24. 24. Energy flows through… secondary loss of consumers energysun (carnivores) loss of energy primary consumers (herbivores) loss of energy producers (plants)
    25. 25. Loss of energy • Loss of energy between levels of food chain – To where is the energy lost? The cost of living! 17% growth energy lost toonly this energy daily livingmoves on to the 33% next level in cellularthe food chain respiration 50% waste (feces)
    26. 26. Energy Flow • Each trophic level uses about 10% of its energy to build new tissue • This new tissue is used as food for the next trophic level – What does this mean for the remaining levels? • The remaining 90% is lost.
    27. 27. Energy Flow• Food Web – Shows all possible feeding relationships – Links many food chains
    28. 28. Energy Flow• Pyramid of Biomass – Biomass = amount of organic matter – Since energy decreases, total mass of living things at each trophic level also decreases
    29. 29. But what about nutrients?•Nutrients cycle around through decomposers consumers decomposers producers phosphoruspotassium iron carbon nitrogen calcium soil magnesium
    30. 30. Nutrients cycle… n• Nutrients must be recycled u t r to be available for the next i generation e n• decomposers return t s nutrients to the soil after creatures die • fungi • bacteria decomposers
    31. 31. Energy flows Nutrients cycle loss of secondary energy consumers sun (carnivores) decomposers loss of primary consumers energy (herbivores)loss ofenergy producers (plants) soil
    32. 32. Nutrient Cycles – Carbon Cycle• Found naturally in atmosphere as CO2• Photosynthesis• Respiration• Decay & Fossil fuels
    33. 33. Nutrient Cycles – Water Cycle • Life depends on water, cycled through atmosphere & Earth • Evaporation • Precipitation • Transpiration • Run off
    34. 34. Nutrient Cycles – Nitrogen Cycle • Found naturally in atmosphere, but unusable • Nitrogen fixation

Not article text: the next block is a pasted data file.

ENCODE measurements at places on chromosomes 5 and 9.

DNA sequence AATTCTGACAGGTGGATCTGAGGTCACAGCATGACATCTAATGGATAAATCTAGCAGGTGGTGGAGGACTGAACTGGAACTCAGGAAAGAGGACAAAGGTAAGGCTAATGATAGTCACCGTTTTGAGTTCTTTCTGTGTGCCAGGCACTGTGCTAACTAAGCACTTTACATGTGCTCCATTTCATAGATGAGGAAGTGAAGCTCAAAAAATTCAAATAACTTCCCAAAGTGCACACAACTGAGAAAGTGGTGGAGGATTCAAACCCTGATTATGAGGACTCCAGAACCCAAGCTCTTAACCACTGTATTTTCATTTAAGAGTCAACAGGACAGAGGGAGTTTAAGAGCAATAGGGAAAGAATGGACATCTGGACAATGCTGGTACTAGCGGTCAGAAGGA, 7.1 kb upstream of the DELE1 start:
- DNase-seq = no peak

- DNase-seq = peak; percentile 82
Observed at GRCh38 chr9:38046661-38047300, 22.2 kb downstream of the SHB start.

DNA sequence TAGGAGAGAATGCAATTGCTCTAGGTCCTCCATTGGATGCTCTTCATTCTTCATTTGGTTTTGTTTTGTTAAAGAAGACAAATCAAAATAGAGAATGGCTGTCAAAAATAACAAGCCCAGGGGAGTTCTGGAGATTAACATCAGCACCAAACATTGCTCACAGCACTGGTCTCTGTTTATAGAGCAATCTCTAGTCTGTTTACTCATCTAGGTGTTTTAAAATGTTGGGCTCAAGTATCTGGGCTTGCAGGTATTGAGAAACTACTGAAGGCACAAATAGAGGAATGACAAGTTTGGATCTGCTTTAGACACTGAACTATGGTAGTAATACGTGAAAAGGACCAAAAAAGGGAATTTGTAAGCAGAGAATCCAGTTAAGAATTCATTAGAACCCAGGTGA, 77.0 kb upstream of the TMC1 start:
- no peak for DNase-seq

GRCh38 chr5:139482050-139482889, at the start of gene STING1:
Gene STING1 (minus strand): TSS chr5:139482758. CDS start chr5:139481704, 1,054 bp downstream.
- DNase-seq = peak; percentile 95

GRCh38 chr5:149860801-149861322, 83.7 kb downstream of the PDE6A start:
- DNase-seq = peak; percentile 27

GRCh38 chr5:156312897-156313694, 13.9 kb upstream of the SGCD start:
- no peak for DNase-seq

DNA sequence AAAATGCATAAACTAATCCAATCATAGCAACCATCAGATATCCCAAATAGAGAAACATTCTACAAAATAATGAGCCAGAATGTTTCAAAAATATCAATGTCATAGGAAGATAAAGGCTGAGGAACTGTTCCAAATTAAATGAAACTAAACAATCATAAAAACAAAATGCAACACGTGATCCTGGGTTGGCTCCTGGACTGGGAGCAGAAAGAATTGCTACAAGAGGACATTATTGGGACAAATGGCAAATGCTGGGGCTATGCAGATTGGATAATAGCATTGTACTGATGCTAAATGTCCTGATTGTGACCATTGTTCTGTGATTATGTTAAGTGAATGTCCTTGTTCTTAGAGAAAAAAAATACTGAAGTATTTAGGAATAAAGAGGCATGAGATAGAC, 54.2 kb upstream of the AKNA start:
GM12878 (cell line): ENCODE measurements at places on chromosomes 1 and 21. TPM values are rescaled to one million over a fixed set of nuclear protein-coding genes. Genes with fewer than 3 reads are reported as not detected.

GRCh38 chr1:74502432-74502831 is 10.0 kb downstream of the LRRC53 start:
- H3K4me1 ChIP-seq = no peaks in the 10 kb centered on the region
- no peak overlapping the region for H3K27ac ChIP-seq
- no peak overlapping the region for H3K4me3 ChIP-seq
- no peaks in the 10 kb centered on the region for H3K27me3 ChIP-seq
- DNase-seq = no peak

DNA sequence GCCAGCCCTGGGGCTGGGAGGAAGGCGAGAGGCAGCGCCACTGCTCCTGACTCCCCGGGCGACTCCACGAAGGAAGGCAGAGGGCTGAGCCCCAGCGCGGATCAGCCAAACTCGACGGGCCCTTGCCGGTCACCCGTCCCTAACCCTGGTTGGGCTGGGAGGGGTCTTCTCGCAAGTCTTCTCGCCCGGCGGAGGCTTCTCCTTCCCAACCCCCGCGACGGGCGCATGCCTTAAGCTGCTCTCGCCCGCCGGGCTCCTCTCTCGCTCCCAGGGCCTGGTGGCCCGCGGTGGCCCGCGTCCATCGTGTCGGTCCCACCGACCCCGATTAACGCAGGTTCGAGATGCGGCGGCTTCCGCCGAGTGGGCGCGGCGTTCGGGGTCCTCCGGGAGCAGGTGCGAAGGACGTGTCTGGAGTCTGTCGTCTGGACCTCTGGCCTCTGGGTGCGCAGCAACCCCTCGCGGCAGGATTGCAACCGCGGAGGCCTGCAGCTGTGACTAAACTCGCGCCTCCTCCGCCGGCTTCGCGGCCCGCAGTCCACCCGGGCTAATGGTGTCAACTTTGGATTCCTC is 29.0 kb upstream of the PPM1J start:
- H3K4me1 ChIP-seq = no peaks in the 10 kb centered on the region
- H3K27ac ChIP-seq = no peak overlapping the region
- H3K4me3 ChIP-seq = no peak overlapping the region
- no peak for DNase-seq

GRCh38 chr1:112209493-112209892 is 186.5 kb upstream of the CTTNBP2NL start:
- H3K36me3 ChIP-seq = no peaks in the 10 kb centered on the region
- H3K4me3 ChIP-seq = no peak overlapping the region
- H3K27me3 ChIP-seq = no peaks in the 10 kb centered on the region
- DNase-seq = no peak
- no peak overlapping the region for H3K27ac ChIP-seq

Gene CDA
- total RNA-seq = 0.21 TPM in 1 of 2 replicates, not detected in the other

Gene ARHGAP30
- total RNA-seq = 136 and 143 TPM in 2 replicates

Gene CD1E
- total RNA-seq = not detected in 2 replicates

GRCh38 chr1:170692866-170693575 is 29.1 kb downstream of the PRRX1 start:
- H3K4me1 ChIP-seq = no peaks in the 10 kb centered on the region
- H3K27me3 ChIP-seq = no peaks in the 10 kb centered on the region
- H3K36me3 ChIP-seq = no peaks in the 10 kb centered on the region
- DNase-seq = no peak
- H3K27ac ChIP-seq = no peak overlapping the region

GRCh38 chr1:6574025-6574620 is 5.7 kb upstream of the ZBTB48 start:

35. 35. Self-sustaining ecosystemsmust have… constant input constant input of energy of energy nutrients cycle Matter cannot Don’t forget be laws of thecreated or destroyed Physics! inputs Cycling of  energy nutrients biosphere  nutrients
    36. 36. Maintenance & Change in Ecosystems• Limiting Factors – Any factor that limits the make up of an ecological community – May be biotic or abiotic – E.g. temperature, wind, lack of rain, food sources, shelter, mates, etc.
    37. 37. Maintenance & Change in Ecosystems• Carrying Capacity – The maximum number of organisms the environment can support
    38. 38. Maintenance & Change in Ecosystems • Ecological Succession – The orderly, natural changes & species replacement that occur over time. – E.g.
    39. 39. Maintenance & Change in Ecosystems• Primary Succession – Succession that results in new soil & land formations – Takes thousands of years – E.g. what occurs after a lava flow or glacier retreat
    40. 40. • Pioneer species – The first species to inhabit a new area• Climax community – The stable mature community that persists and undergoes very little change
    41. 41. Maintenance & Change in Ecosystems• Secondary Succession – Succession that occurs after a community is disrupted by natural or human disasters – Takes hundreds of years – after a forest fire or hurricane
    42. 42. Maintenance & Change in EcosystemsPond Succession– Gradual accumulation of sediment– Plant growth begins
    43. 43. Maintenance & Change in Ecosystems• Animal Succession – Plant succession is a limiting factor for animal succession.